FAA Flying to Catch Up With 'Events'
By Stephen Barr
The Federal Aviation Administration has entered the stretch run on Y2K.
By the end of June, 33 special FAA management offices, each staffed with about 250 technicians, must successfully complete approximately 4,000 "events," as the FAA describes its Y2K computer work. The "events" can range from installing new computer hardware to making a software "patch" that will keep automated equipment running after Dec. 31.
At a House hearing yesterday, FAA officials expressed confidence they will wrap up their critical Y2K work on schedule. "Within the past year, we have not only caught up with much of the rest of the federal government, we have surpassed the expectations of many," FAA Administrator Jane F. Garvey said.
But 26 complicated systems that support air traffic control will be among the last to be fixed. The FAA's challenge will be "to install the fix in the field and make sure it works," Transportation Department Inspector General Kenneth M. Mead testified.
Joel C. Willemssen, a Y2K specialist at the General Accounting Office, praised the Year 2000 conversion team at the FAA but described the agency as "trying to play catch-up."
Given that there are no guarantees that every computer glitch will be discovered, Meade urged FAA officials to get more participation by its two key unions--the Professional Airways Systems Specialists and the National Air Traffic Controllers Association--in the development of contingency plans. In case of an unexpected failure, Meade noted, much of the responsibility for continued--and safe--air traffic operations would fall to members of the unions.
Garvey reaffirmed that she would continue seeking union advice in writing contingency plans.
Despite the concerns, the testimony before Reps. Stephen Horn (R-Calif.) and Constance A. Morella (R-Md.), co-chairs for the hearing, indicated a higher level of confidence in the FAA's Y2K effort than before.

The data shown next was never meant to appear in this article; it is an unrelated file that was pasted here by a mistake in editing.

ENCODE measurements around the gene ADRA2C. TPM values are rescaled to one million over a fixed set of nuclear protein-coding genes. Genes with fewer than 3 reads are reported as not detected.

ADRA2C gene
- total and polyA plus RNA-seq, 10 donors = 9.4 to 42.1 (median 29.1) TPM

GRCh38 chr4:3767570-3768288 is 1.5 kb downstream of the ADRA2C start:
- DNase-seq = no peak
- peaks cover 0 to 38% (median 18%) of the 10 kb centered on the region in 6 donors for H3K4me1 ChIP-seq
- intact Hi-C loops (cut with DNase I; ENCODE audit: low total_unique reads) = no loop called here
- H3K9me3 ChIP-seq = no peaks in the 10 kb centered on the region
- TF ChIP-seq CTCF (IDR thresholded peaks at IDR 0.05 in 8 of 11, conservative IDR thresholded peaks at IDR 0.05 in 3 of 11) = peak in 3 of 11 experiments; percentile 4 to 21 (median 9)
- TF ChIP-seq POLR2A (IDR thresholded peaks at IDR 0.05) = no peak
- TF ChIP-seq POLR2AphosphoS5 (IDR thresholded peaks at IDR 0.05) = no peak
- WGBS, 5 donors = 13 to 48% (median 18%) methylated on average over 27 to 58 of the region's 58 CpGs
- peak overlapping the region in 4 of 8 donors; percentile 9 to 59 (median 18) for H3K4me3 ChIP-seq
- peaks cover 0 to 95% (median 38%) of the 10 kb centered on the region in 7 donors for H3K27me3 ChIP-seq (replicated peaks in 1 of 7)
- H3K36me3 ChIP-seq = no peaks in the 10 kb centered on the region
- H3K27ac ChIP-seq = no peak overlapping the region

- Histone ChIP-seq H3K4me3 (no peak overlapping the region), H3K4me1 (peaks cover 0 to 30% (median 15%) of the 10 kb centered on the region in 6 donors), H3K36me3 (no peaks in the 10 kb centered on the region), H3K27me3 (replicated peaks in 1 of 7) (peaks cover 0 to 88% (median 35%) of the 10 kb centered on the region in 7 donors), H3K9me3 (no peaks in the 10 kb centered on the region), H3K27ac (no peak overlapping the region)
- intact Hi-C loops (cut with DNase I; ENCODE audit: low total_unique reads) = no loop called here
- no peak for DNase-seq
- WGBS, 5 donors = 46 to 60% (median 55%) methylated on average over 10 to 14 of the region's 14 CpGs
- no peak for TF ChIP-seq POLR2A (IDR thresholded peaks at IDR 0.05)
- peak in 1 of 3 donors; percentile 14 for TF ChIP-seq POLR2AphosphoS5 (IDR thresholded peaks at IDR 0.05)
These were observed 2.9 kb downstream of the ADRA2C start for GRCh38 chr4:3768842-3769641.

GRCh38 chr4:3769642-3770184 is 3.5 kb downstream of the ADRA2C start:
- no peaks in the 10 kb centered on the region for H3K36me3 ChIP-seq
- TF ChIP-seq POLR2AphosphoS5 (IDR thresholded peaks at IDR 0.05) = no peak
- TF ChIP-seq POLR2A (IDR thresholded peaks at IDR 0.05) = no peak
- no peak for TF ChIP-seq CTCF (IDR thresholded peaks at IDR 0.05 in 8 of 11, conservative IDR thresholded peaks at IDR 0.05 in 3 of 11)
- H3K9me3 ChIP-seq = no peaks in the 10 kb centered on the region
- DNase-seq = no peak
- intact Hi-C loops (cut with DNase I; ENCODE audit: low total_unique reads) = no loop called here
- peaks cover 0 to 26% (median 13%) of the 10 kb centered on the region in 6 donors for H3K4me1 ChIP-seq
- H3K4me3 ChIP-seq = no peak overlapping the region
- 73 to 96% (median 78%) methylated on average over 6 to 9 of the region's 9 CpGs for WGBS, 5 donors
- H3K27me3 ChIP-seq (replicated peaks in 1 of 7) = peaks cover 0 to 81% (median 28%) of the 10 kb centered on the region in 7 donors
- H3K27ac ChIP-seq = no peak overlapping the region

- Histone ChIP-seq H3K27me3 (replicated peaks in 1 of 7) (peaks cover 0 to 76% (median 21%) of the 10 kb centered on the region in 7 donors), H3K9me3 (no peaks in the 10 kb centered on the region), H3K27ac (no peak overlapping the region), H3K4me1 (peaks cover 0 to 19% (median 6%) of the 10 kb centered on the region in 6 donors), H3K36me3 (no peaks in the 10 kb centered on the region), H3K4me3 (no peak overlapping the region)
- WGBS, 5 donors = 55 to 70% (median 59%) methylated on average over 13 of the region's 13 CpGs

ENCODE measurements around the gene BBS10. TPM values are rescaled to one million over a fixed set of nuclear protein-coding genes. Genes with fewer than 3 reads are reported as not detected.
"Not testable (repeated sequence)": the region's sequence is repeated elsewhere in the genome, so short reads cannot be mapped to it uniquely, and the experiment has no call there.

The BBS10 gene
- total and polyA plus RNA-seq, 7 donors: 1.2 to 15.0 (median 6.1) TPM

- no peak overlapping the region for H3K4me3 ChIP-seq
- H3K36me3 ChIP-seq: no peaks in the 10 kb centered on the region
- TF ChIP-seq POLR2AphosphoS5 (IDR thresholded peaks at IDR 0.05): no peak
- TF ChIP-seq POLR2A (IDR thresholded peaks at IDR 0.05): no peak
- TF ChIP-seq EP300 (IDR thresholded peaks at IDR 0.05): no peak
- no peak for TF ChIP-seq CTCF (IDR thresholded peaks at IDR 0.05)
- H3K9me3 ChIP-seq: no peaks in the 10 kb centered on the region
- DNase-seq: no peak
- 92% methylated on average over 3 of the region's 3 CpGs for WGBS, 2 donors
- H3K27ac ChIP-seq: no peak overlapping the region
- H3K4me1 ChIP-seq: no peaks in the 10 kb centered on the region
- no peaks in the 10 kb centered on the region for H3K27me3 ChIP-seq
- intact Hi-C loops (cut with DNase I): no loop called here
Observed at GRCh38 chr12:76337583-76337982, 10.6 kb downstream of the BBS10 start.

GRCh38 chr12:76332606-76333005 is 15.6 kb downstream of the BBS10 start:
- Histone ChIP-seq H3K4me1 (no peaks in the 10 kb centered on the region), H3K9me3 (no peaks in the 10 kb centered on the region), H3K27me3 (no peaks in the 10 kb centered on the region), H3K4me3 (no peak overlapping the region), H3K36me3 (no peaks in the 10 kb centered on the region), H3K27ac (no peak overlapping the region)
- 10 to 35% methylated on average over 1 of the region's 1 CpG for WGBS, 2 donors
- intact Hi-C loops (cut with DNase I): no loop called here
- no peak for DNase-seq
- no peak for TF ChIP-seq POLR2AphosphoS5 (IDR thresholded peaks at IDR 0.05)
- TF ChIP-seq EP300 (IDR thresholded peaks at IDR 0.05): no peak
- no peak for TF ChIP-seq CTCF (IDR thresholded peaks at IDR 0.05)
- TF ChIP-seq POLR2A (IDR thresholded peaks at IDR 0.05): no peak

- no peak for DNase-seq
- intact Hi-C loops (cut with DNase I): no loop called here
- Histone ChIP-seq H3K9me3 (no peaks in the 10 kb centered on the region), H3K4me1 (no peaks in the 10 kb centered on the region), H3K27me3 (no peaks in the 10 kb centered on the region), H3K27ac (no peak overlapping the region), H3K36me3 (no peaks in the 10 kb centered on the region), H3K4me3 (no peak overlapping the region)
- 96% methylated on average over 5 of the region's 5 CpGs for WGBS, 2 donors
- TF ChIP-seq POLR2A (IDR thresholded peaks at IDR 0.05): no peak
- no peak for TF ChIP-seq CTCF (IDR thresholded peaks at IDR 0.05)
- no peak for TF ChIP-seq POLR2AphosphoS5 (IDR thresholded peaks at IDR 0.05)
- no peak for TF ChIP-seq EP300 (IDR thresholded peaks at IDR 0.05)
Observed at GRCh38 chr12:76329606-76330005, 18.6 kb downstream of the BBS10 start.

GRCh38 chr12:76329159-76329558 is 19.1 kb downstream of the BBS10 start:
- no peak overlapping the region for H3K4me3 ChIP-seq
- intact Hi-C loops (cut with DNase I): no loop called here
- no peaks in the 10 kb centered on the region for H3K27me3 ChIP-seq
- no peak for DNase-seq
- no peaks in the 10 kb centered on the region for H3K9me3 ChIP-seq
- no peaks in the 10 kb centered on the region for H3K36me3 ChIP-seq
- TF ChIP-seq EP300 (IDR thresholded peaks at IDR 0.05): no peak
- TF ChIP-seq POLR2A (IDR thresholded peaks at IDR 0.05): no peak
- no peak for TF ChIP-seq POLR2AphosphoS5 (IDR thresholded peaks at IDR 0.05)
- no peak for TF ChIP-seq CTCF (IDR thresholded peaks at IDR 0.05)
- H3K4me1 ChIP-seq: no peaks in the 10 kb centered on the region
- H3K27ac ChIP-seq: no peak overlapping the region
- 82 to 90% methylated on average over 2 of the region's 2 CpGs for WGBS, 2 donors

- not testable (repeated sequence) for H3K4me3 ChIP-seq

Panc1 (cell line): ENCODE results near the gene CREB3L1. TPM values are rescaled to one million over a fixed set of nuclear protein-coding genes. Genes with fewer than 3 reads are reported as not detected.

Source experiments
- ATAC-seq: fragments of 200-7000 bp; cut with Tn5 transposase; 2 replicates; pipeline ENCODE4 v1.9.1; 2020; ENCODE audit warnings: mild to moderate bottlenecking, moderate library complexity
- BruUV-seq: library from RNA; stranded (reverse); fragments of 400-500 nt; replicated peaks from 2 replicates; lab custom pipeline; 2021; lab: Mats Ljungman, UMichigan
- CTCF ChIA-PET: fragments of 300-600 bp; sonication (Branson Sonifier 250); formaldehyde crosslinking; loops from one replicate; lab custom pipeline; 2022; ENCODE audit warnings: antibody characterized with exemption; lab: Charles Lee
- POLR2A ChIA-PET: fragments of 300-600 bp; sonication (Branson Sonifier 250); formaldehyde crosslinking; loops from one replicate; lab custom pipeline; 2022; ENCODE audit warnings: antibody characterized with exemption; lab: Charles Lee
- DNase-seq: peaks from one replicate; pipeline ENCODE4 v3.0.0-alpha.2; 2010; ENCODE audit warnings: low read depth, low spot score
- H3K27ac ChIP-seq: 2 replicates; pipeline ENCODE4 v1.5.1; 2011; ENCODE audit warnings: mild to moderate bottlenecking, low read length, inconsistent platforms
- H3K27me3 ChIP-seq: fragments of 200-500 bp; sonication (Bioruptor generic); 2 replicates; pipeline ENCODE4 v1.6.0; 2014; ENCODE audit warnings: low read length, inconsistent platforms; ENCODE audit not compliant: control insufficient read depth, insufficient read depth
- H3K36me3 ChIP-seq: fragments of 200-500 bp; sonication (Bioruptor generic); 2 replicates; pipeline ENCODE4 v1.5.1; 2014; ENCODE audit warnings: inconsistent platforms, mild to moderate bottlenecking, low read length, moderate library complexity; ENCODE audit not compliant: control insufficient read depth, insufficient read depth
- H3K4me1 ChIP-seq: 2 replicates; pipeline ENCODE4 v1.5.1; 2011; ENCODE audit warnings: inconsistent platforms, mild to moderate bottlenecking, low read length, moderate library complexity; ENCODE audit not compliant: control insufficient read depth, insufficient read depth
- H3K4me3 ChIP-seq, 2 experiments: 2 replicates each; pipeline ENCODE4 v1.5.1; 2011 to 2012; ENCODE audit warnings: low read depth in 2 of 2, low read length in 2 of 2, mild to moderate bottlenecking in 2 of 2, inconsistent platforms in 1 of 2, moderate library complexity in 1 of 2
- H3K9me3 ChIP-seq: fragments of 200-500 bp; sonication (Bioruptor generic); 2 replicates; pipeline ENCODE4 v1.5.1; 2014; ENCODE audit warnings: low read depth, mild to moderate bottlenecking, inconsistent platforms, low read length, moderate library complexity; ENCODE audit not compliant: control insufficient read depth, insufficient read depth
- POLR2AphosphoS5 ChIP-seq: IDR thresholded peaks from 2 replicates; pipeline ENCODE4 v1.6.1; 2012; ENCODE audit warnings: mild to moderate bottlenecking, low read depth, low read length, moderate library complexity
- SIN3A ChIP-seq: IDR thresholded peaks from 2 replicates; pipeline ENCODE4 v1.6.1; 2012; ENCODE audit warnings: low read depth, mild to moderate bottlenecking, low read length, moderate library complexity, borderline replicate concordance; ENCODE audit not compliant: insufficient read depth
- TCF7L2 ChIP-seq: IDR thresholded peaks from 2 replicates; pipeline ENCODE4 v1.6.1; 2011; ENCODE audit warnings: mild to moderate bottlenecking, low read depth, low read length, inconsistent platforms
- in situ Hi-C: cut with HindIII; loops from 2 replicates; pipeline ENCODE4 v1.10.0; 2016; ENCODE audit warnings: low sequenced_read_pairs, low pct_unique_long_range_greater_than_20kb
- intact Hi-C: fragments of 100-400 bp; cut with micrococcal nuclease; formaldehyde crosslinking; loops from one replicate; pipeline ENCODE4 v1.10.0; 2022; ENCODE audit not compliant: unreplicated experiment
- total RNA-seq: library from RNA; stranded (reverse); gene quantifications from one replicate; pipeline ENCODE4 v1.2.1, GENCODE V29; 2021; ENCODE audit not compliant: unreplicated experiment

Meade said he thought the FAA turning point came in February 1998, when the agency acknowledged it was seven months behind schedule and would have to redouble its Y2K efforts. Over the last 90 days, the FAA has completed more than half of its Y2K changes and has embarked on its last phase of testing, the "end-to-end" tests that check whether systems can exchange data properly and whether individual fixes of components will work together as a whole.
The Year 2000 computer problem, often called Y2K or the "Millennium Bug," dates to the 1960s, when programmers tried to conserve computer memory and save money by using two-digit date fields. Without reprogramming and other fixes, industry experts say that many systems will interpret "00" not as 2000 but as 1900, causing computer malfunctions or shutdowns.
Garvey and Ray Long, the FAA Year 2000 project director, said a major test of computer links will be conducted at 2 a.m., April 10, in Colorado, when an FAA plane flies from Colorado Springs to Grand Junction to Denver International Airport. During the flight, FAA computer systems will be set forward to April 10, 2000. Data from the operational and test sides of the systems will be collected and analyzed to ensure that the various fixes to systems work together during an actual flight.
Foreign Aviation Up in the Air
While the FAA seems closer to solving its Y2K problems, U.S. transportation officials said they will not be able to report on the international aviation scene until more data become available, probably in late summer.
Deputy Transportation Secretary Mortimer L. Downey said the administration would likely consider issuing travel advisories to warn Americans about Y2K risks abroad. Garvey predicted the FAA might face "some very, very hard decisions" on Year 2000 readiness of foreign airlines and airports.
Chemical Firms May Need Help
Large, multinational chemical companies are preparing for Y2K problems, but smaller companies--some located near residential areas--may not have the money or the technical know-how for fixing their computer problems, according to a report prepared by the U.S. Chemical Safety and Hazard Investigation Board.
Little information exists about the Y2K readiness of small and medium companies, "but efforts on the Y2K problem appear to be less than appropriate based upon inputs from many experts," the report said.
The report, prepared at the request of the special Senate Year 2000 technology committee, urged the Clinton administration to develop an information clearinghouse, with Y2K checklists tailored, in particular, to the needs of manufacturers and users of propane, chlorine and ammonia.
About 85 million Americans live within a five-mile radius of 66,000 facilities that handle hazardous chemicals, the report noted.
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